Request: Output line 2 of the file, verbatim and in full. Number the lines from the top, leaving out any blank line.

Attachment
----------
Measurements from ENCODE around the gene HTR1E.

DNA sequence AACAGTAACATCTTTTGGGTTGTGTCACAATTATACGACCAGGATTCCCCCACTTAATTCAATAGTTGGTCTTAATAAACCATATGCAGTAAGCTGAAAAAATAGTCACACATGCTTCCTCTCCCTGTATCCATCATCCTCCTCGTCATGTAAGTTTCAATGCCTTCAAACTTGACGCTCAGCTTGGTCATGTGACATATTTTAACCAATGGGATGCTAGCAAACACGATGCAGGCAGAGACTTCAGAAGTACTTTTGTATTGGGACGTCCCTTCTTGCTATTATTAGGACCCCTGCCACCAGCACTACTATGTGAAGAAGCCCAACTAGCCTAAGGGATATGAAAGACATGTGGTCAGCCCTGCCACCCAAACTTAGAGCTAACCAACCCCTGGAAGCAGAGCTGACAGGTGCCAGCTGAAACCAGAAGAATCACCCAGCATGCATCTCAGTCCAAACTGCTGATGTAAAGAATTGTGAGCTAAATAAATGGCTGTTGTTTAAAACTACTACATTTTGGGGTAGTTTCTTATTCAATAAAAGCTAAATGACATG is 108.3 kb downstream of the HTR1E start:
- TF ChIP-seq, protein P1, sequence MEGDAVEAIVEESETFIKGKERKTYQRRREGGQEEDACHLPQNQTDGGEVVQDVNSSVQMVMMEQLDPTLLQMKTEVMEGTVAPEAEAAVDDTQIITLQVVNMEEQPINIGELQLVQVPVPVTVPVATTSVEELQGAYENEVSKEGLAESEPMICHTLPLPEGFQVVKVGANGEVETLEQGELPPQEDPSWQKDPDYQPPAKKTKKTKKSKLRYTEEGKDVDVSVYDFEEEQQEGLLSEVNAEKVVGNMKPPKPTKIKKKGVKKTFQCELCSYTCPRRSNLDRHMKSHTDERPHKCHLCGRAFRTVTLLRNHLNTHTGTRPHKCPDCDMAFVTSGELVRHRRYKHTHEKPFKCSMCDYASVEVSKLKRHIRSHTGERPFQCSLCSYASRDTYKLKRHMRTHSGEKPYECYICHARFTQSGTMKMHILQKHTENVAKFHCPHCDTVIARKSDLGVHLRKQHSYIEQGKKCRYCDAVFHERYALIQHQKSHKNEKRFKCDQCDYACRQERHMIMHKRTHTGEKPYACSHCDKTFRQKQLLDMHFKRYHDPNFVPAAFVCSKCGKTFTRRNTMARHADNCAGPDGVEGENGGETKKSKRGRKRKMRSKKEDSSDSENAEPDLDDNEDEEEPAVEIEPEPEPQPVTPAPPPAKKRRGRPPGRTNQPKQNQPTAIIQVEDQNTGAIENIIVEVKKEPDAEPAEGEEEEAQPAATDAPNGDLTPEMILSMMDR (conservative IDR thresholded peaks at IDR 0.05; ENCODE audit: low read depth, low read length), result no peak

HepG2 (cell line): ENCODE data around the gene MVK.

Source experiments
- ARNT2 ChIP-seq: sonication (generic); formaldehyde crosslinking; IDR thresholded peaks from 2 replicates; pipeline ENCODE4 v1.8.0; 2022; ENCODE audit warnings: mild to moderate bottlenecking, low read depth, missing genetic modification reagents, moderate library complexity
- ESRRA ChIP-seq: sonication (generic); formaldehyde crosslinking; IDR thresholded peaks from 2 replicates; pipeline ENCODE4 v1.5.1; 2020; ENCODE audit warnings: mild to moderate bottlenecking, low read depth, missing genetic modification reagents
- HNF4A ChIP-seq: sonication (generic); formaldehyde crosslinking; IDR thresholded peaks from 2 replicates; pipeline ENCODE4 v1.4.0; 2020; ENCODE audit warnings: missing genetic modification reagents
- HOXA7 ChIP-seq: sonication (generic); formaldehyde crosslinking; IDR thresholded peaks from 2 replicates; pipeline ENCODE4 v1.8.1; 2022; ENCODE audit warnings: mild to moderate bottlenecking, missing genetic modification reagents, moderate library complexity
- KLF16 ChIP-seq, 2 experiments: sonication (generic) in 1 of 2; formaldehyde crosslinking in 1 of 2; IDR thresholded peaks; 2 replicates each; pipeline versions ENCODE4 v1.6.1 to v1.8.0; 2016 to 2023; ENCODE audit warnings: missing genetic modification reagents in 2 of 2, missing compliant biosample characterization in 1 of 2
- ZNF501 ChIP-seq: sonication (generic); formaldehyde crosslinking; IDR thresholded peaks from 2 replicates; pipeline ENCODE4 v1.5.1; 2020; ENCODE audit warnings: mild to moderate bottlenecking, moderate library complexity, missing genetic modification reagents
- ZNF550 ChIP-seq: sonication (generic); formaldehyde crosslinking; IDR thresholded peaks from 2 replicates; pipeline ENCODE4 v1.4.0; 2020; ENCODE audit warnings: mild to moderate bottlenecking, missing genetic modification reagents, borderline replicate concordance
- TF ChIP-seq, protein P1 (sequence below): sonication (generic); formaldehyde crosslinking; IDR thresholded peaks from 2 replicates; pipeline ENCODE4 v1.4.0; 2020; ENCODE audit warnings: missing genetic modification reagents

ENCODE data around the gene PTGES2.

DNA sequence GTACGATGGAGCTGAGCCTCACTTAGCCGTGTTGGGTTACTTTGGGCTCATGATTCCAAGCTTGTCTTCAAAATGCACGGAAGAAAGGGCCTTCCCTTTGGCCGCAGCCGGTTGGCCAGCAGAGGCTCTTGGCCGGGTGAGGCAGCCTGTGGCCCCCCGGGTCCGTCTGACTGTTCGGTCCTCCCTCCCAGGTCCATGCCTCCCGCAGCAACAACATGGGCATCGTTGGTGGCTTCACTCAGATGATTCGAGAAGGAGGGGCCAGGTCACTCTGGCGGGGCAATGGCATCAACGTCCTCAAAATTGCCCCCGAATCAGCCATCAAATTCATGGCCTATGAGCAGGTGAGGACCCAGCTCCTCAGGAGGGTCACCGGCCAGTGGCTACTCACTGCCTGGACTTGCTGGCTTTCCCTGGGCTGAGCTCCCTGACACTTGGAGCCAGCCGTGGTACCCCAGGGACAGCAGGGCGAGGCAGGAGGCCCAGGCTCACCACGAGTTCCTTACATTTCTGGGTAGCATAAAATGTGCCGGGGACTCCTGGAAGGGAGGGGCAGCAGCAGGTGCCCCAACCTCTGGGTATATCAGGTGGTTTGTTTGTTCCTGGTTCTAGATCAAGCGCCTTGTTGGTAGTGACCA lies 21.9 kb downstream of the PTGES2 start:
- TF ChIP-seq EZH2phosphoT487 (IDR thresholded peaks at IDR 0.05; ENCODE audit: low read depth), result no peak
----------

DNA sequence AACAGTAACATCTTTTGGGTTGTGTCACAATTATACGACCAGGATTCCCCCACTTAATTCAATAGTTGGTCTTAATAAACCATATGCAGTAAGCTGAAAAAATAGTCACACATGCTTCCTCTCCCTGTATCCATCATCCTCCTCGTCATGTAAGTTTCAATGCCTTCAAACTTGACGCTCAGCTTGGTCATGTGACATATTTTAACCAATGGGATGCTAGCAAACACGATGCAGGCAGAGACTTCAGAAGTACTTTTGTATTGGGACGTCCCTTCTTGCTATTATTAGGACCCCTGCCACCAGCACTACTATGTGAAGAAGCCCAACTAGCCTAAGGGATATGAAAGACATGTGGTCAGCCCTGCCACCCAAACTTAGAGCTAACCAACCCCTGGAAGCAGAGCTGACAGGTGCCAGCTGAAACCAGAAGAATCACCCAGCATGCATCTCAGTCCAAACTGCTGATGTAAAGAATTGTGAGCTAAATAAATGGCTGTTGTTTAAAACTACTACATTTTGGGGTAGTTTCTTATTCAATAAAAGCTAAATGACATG is 108.3 kb downstream of the HTR1E start: